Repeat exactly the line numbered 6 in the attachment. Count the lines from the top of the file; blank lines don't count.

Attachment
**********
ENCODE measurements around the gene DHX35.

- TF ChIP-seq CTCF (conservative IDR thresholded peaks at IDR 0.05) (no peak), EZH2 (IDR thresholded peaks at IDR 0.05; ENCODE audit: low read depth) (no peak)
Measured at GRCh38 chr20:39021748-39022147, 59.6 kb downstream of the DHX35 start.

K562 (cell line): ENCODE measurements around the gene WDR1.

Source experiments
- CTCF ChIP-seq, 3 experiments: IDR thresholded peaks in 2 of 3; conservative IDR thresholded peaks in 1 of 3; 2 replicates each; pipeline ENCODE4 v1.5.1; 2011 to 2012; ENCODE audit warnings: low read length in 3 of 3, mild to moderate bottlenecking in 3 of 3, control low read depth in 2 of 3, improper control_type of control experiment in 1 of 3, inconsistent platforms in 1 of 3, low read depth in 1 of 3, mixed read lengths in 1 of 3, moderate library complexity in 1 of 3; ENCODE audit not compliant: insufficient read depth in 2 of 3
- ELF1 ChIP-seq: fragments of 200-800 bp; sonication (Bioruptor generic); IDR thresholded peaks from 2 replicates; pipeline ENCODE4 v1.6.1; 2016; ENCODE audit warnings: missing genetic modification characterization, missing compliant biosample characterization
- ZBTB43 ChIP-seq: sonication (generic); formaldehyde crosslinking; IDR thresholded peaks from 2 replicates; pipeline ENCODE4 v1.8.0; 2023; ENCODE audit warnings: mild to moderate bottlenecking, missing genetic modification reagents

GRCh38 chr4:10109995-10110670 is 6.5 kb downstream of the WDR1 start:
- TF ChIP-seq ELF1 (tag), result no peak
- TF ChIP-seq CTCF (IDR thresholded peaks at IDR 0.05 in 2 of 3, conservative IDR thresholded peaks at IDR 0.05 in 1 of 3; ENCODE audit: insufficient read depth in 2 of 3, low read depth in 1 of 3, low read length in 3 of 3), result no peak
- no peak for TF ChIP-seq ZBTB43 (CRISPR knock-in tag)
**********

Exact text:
- CTCF ChIP-seq, 3 experiments: IDR thresholded peaks in 2 of 3; conservative IDR thresholded peaks in 1 of 3; 2 replicates each; pipeline ENCODE4 v1.5.1; 2011 to 2012; ENCODE audit warnings: low read length in 3 of 3, mild to moderate bottlenecking in 3 of 3, control low read depth in 2 of 3, improper control_type of control experiment in 1 of 3, inconsistent platforms in 1 of 3, low read depth in 1 of 3, mixed read lengths in 1 of 3, moderate library complexity in 1 of 3; ENCODE audit not compliant: insufficient read depth in 2 of 3